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So far, 2016 hasn’t been a banner year for the stock market or for folks investing for retirement. The Dow had its worst 10-day start to a year since 1897. The Nasdaq and S&P 500 didn’t fare much better.
If you’re investing for retirement, this probably isn’t news to you, and we feel your pain. Market declines are tough for anyone who’s building wealth for the future. You want your money to grow, not dwindle!
In the midst of a volatile market, it’s easy to get caught up in waves of emotion. Anger, fear, sadness, worry and especially panic can cause you to make serious and costly mistakes. To be a successful investor, it’s important to know how to deal with the emotional side of investing so you can avoid these mistakes—and avoid losing thousands of dollars.
John’s $20,000 Roller-Coaster Ride
Take John for example. In the last six months of 2015 his $150,000 retirement account balance jumped by 10%—$12,000 from October to November alone! That was great news for John, who at age 55 needs to build up his nest egg if he’s going to enjoy a secure retirement. He was excited to see what 2016 would hold.
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But the market took a turn in the new year. In the first eight days of January, the S&P dropped by about 4.5%, and another 3% a week later. By mid-February, it was at its lowest point since April 2014, closing down 11.9% from the end of 2015. That drop wiped out all of John’s gains and cut the value of his investments by nearly $20,000.
Naturally, John began to panic. What if the market continues to tank? I can’t afford another $20,000 hit next month! To keep from losing any more of his savings, he sold off his mutual funds and moved the cash into a money market account to ride out the storm.
The wait wasn’t long. By April 1, the S&P 500 had risen 12.5%. That would have restored nearly all of John’s losses. But he wasn’t convinced that the recovery was real, so he kept his money on the sidelines and missed out on a nearly $18,000 gain.
Where John and Millions of Others Went Wrong
John’s mistake is one millions of investors make every year, Erik Sorenson, an investing Endorsed Local Provider in Denver, CO, said. That’s why he teaches his clients how to deal with market volatility before they even start investing. Here’s the advice he’d give John to help him avoid the same mistakes in the future.
1. Don’t Bail on Your Investments
When John’s retirement balance began dropping, his knee-jerk reaction was to protect the money he still had by getting rid of his “risky” mutual fund investments and moving his money to something “safe,” until the market stabilized.
But it’s impossible to predict the market’s future, Erik explains. When investors try to time the market this way, they end up losing more money than if they’d left their investments to ride out the roller coaster.
“If you miss some of the better up days in a volatile market, that's going to significantly hinder your investment performance,” Erik explained.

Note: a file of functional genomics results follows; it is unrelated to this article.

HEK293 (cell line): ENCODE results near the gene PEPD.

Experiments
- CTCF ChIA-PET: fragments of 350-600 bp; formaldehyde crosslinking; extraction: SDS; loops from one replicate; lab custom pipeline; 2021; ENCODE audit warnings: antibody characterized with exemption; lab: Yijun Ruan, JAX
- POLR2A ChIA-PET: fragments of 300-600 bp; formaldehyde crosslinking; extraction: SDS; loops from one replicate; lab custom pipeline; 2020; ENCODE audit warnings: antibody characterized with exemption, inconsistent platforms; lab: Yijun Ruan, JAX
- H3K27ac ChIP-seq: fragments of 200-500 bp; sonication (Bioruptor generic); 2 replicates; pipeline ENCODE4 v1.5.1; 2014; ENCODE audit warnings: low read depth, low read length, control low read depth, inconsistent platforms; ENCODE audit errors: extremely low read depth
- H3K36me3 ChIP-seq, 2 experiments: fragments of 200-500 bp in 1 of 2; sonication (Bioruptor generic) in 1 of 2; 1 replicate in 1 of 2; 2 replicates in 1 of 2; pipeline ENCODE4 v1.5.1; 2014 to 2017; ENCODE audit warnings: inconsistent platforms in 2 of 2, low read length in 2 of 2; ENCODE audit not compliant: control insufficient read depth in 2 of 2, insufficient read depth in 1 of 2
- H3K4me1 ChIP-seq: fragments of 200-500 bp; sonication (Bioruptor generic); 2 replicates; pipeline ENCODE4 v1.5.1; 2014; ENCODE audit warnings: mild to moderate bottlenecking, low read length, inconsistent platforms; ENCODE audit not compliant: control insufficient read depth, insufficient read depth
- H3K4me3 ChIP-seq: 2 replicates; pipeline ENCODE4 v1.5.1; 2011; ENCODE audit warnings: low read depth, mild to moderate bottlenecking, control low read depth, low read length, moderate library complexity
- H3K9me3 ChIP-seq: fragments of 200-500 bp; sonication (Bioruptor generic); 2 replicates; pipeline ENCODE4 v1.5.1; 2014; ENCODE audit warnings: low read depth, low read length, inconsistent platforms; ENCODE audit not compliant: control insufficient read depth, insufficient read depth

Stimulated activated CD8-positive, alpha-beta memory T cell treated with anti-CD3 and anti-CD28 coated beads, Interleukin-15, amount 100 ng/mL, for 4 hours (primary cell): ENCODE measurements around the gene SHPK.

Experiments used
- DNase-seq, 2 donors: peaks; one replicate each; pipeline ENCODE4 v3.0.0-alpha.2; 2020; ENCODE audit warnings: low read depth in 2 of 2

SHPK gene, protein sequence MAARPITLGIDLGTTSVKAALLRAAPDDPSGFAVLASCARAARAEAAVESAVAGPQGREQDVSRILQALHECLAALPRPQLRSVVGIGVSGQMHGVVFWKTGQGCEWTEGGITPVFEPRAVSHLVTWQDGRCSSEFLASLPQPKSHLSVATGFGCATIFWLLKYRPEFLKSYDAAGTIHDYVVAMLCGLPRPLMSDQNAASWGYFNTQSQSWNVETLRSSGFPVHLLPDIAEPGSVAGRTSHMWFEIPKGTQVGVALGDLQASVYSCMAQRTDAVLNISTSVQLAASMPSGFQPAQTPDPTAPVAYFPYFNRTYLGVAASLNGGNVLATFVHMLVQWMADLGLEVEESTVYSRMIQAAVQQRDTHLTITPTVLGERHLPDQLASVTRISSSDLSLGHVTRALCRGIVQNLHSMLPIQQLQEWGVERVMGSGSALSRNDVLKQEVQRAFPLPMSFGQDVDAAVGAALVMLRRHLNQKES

According to Fidelity Investments, if an investor missed the best five investment days between January 1, 1980, and March 31, 2015, they would’ve missed out on roughly $200,000, based on the hypothetical growth of $10,000. Those losses doubled to $400,000 if they missed out on the best 30 days.
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John forgot that retirement investing is a 20-, 30-, or 40-year process. “Like Dave says, it's not an overnight success where you buy the best stock and are rich the next day. You really need to approach it as a long-term process,” Erik said.
Don’t focus on day-to-day or month-to-month losses. Hang on to your mutual funds through rough markets. When they rebound, you’ll be grateful you did.
2. Keep Investing—Especially When the Market Is Down
No one likes losing money. But Erik (and Dave) always tells investors to keep investing money—even if the market is dropping. It seems counterintuitive, right?
Here’s why that’s good advice: When the market drops, your mutual fund shares are basically on sale. A down market is the time to buy—not sell. "If you saw a TV for sale a month ago for $300, and it's on sale for $270 right now, you should probably go buy that,” says Erik.
And, that’s not all. Historically, the stock market has always recovered its losses. Sometimes in a day. Sometimes in a week. Sometimes in a month or over several months. But it always has. And when the market does go back up so will the value of your mutual funds.
When (Not If) This Happens Again …
Maybe you noticed that Erik’s advice is to help John avoid these same mistakes in the future. John will almost certainly deal with volatile stock markets again. And while he can’t go back and change the way he handled this round of uncertainty, he can do a better job sticking to his investing plan the next time it happens.
To help him keep his perspective—and his investments on track—John can begin working with an investing advisor like Erik who will make sure John is prepared for the next market swing. John’s advisor will also make sure John is doing all he can to build up his nest egg and help him decide when he’ll be able to retire.